Actigraph GTX3 accelerometers (Actigraph, Pensacola, FL, USA) were used to determine physical activity. The tri-axial accelerometer measures 4.6 cm × 3.3 cm × 1.5 cm and weighs 19 g and is a validated tool that has shown to be reliable for the assessment of PA . It was attached to the lower back by means of an elastic belt and worn all the time for a period of 2–4 consecutive days except during sleep and while taking a bath or shower. The GT3X measures accelerations of the trunk (counts) in the antero-posterior, medio-lateral and longitudinal axes, otherwise referred to as X, Y & Z axes. The GT3X is designed to enable data storage for 30 days (with fully charged battery) and for optimal wearing comfort in order not to interfere with daily activities. The data was downloaded using the Actilife software and total physical activity was expressed as Vector magnitude counts per day (VM/day). Time spent on different intensities of physical activities were obtained from the cut-offs of Troiano et al., which are included in the Actilife software and based on the activity counts of the vertical axis . Actilife software was used to determine the non-wear time and was based on the vector magnitude where at least 60 minutes of consecutive zero counts were required to determine a period as non-wear time . Only days with at least 600 min of wear time were included.
Microsoft© Excel 2010 for windows was used to enter the data and SPSS version 19 was used to analyze the data. Descriptive measures were calculated to describe the sample by use of percentages, means and standard deviations. Simple linear regression and multiple regression analyses were used to assess the relationship between water turnover (L/d) as the dependent variable and values obtained from body composition (FFMI, FMI, BMI, BM and TBW) and those obtained from physical activity (VM/d) as the independent variables.
Body composition and water turnover
A total of 28 women were included in the study and the mean age was 25 ± 6.0 (Table 1). Mean BM was 58.4 ± 11.0 kg and 56.2 ± 11.4 kg among rural and urban women respectively, while mean BMI was 23.4 ± 4.1 among rural women and 21.5 ± 3.8 among urban women. There was no significant difference in the means for the two groups in terms of height, body mass, and body mass index. Of the total women, 24.1% were overweight and 25% were underweight. The average TBW was 29.3 ± 4.2 L, while average water turnover was 3.2 ± 0.8 L/day (Table 2). The body composition results indicate that there was no significant difference in the TBW, L/day, FM, FFM, FMI and FFMI means of the rural and urban groups.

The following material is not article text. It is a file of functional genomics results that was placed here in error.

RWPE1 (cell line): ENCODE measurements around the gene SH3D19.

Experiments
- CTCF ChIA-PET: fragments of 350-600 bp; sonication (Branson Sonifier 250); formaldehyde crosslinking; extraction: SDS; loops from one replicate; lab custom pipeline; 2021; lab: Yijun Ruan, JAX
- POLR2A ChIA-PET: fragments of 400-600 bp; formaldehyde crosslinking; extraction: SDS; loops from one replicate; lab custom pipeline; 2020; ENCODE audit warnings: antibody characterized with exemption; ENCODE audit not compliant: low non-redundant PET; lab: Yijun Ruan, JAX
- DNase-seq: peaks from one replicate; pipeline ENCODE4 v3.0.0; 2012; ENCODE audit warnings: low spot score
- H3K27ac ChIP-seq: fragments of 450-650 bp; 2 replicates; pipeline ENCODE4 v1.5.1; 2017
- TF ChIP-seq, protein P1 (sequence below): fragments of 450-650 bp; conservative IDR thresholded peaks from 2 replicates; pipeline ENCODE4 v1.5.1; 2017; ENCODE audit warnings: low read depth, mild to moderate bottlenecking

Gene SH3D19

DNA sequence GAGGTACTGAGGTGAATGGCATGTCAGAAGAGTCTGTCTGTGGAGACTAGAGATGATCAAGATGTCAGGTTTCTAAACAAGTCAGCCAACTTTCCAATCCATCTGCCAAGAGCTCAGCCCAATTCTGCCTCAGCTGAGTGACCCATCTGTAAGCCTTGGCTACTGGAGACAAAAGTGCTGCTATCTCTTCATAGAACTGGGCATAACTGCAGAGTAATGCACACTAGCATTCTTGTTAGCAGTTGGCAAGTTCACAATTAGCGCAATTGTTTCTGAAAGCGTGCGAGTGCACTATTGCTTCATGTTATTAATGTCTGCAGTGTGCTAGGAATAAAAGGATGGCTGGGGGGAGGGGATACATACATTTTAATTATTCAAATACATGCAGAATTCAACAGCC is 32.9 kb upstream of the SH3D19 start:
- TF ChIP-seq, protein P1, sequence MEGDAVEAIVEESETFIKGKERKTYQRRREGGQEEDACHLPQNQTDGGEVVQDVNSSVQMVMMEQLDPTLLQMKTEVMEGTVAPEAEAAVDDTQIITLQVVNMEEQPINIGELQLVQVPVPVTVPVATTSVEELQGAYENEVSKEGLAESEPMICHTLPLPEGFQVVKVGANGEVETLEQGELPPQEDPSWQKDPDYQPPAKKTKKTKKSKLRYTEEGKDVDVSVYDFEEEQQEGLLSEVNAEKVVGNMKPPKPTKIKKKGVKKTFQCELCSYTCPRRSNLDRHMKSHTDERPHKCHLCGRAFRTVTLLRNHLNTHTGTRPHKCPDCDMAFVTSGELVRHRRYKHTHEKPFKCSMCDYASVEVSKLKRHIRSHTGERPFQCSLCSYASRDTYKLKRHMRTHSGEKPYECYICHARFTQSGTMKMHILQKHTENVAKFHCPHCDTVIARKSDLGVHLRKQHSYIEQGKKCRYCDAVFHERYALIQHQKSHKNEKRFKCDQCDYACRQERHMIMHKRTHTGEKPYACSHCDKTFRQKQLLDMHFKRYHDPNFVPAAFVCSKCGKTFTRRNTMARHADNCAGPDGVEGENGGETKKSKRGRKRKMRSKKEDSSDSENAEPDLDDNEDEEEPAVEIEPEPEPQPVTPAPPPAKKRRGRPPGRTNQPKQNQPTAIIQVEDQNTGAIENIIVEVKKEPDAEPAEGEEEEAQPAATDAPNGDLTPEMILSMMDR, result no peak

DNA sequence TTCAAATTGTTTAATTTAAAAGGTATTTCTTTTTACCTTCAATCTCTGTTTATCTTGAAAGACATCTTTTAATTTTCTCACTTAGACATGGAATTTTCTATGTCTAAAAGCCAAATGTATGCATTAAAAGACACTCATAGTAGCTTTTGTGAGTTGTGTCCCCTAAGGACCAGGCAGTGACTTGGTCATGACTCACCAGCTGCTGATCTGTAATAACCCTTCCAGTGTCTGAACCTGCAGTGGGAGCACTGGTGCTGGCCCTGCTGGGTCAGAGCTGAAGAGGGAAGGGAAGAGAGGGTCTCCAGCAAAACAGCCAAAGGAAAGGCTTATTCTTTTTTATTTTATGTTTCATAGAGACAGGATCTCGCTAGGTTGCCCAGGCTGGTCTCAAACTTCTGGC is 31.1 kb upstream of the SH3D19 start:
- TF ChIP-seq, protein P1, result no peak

The mean VM/day was 859733 ± 319404 for rural and 740356 ± 222551 for urban women and the difference in physical activity among urban and rural women was not significant (p = 0.31). The mean wear time was 802 ± 118 minutes. There results indicate that there was no significant difference in the VM/day and wear time means of the rural and urban groups. The intensity of activity using Troiano et al.  cut-off points indicated that 44.5% of the activity was sedentary, 48.7% of the activity was light, 8% of the activity was moderate and 0.02% was vigorous (Table 3).
Linear regression results showed a positive significant relationship between water turnover and BM (r2 = .38, p < 0.001) and BMI (r2 = .45, p < 0.001, n = 28). With regard to body composition, water turnover was positively associated with FMI (r2 = .41, p < 0.001, n = 28) and FFMI (r2 = .18, p < 0.05, n = 28). Water turnover was also positively associated with physical activity (r2 = .25 p < 0.05, n = 22) but not associated with wear time.
Multiple linear regression analysis revealed that including both physical activity and BMI in the model resulted in a 15% increase in explained variation in water turnover (r2 = .53, p < 0.05; ∆r2 = .15, p < 0.05, n = 22) compared to BMI alone (r2 = 0.38, p < 0.005 n = 22). The standardized beta values for BMI and physical activity were 0.544 and 0.393 respectively indicating that BMI was the strongest predictor of water loss in this model (Table 4). FMI alone explained 37% of the variation in water loss (r2 = .37, p < 0.005, n = 22) and adding physical activity to the model explained an additional 12% (r2 = .49, p = 0.05; ∆r2 = .12, p < 0.05). The standardized beta values were .509 for FMI and .359 for physical activity, indicating that FMI was the stronger predictor in this model (Table 5). In Table 6, both physical activity together with FFMI in the model resulted in an additional variation of 26% in water loss (r2 = .40, p > 0.01, ∆r2 = .26 p < 0.05) compared to FFMI alone (r2 = .14, p = 0.08, n = 22). Each one unit increase of BMI brings about 0.11 L/d increase in water loss holding physical activity constant, whereas a unit increase in FFMI brings about 0.17 L/d increase in water loss holding physical activity constant. Wear time in addition to physical activity did not significantly contribute to the variation in water loss.